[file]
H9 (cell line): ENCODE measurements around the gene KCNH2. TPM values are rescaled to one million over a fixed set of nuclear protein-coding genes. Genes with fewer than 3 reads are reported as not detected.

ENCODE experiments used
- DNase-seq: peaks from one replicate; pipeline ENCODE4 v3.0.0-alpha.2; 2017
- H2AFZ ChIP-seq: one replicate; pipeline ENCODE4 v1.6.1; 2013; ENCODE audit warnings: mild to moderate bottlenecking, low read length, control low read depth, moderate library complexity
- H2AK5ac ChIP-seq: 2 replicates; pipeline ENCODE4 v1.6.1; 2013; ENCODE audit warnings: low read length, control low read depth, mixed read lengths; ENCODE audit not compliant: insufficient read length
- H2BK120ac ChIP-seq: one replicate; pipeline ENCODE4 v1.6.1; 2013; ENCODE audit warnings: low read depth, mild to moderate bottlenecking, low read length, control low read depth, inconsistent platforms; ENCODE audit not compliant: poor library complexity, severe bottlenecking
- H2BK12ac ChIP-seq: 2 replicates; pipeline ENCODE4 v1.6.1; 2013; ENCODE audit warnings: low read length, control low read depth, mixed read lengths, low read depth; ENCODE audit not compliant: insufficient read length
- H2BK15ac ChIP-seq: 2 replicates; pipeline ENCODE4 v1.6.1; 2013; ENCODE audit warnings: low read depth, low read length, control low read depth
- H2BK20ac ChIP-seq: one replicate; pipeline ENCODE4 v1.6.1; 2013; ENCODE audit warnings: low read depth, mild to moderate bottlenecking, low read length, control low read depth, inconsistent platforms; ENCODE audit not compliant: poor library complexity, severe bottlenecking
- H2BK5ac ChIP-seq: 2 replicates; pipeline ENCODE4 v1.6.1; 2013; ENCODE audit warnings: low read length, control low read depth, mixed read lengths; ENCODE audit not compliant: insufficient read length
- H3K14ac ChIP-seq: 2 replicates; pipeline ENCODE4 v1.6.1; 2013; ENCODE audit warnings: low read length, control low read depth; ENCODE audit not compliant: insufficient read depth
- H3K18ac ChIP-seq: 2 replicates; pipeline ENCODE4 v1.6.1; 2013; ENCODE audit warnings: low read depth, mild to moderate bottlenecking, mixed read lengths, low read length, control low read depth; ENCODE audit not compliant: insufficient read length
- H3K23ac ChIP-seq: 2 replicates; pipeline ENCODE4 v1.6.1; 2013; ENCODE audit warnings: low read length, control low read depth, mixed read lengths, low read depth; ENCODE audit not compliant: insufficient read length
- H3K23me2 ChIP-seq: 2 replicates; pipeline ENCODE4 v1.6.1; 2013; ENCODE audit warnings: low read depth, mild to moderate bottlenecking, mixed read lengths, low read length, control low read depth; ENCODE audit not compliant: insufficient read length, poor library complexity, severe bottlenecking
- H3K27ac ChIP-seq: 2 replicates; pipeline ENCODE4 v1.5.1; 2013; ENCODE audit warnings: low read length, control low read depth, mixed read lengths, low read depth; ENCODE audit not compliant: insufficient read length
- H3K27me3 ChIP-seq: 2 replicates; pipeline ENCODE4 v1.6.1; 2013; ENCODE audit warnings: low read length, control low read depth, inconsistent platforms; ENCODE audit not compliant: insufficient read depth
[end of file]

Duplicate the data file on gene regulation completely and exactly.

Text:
H9 (cell line): ENCODE measurements around the gene KCNH2. TPM values are rescaled to one million over a fixed set of nuclear protein-coding genes. Genes with fewer than 3 reads are reported as not detected.

ENCODE experiments used
- DNase-seq: peaks from one replicate; pipeline ENCODE4 v3.0.0-alpha.2; 2017
- H2AFZ ChIP-seq: one replicate; pipeline ENCODE4 v1.6.1; 2013; ENCODE audit warnings: mild to moderate bottlenecking, low read length, control low read depth, moderate library complexity
- H2AK5ac ChIP-seq: 2 replicates; pipeline ENCODE4 v1.6.1; 2013; ENCODE audit warnings: low read length, control low read depth, mixed read lengths; ENCODE audit not compliant: insufficient read length
- H2BK120ac ChIP-seq: one replicate; pipeline ENCODE4 v1.6.1; 2013; ENCODE audit warnings: low read depth, mild to moderate bottlenecking, low read length, control low read depth, inconsistent platforms; ENCODE audit not compliant: poor library complexity, severe bottlenecking
- H2BK12ac ChIP-seq: 2 replicates; pipeline ENCODE4 v1.6.1; 2013; ENCODE audit warnings: low read length, control low read depth, mixed read lengths, low read depth; ENCODE audit not compliant: insufficient read length
- H2BK15ac ChIP-seq: 2 replicates; pipeline ENCODE4 v1.6.1; 2013; ENCODE audit warnings: low read depth, low read length, control low read depth
- H2BK20ac ChIP-seq: one replicate; pipeline ENCODE4 v1.6.1; 2013; ENCODE audit warnings: low read depth, mild to moderate bottlenecking, low read length, control low read depth, inconsistent platforms; ENCODE audit not compliant: poor library complexity, severe bottlenecking
- H2BK5ac ChIP-seq: 2 replicates; pipeline ENCODE4 v1.6.1; 2013; ENCODE audit warnings: low read length, control low read depth, mixed read lengths; ENCODE audit not compliant: insufficient read length
- H3K14ac ChIP-seq: 2 replicates; pipeline ENCODE4 v1.6.1; 2013; ENCODE audit warnings: low read length, control low read depth; ENCODE audit not compliant: insufficient read depth
- H3K18ac ChIP-seq: 2 replicates; pipeline ENCODE4 v1.6.1; 2013; ENCODE audit warnings: low read depth, mild to moderate bottlenecking, mixed read lengths, low read length, control low read depth; ENCODE audit not compliant: insufficient read length
- H3K23ac ChIP-seq: 2 replicates; pipeline ENCODE4 v1.6.1; 2013; ENCODE audit warnings: low read length, control low read depth, mixed read lengths, low read depth; ENCODE audit not compliant: insufficient read length
- H3K23me2 ChIP-seq: 2 replicates; pipeline ENCODE4 v1.6.1; 2013; ENCODE audit warnings: low read depth, mild to moderate bottlenecking, mixed read lengths, low read length, control low read depth; ENCODE audit not compliant: insufficient read length, poor library complexity, severe bottlenecking
- H3K27ac ChIP-seq: 2 replicates; pipeline ENCODE4 v1.5.1; 2013; ENCODE audit warnings: low read length, control low read depth, mixed read lengths, low read depth; ENCODE audit not compliant: insufficient read length
- H3K27me3 ChIP-seq: 2 replicates; pipeline ENCODE4 v1.6.1; 2013; ENCODE audit warnings: low read length, control low read depth, inconsistent platforms; ENCODE audit not compliant: insufficient read depth